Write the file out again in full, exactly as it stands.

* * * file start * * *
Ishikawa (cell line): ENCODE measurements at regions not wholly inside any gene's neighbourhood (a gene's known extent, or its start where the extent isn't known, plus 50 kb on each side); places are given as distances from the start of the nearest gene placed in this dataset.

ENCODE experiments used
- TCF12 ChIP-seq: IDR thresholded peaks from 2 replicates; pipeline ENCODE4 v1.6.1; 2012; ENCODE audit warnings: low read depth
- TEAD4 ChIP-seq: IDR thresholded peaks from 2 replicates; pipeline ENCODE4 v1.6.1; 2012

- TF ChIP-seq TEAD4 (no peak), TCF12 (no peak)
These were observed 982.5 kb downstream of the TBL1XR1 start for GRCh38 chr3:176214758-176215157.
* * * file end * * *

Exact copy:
Ishikawa (cell line): ENCODE measurements at regions not wholly inside any gene's neighbourhood (a gene's known extent, or its start where the extent isn't known, plus 50 kb on each side); places are given as distances from the start of the nearest gene placed in this dataset.

ENCODE experiments used
- TCF12 ChIP-seq: IDR thresholded peaks from 2 replicates; pipeline ENCODE4 v1.6.1; 2012; ENCODE audit warnings: low read depth
- TEAD4 ChIP-seq: IDR thresholded peaks from 2 replicates; pipeline ENCODE4 v1.6.1; 2012

- TF ChIP-seq TEAD4 (no peak), TCF12 (no peak)
These were observed 982.5 kb downstream of the TBL1XR1 start for GRCh38 chr3:176214758-176215157.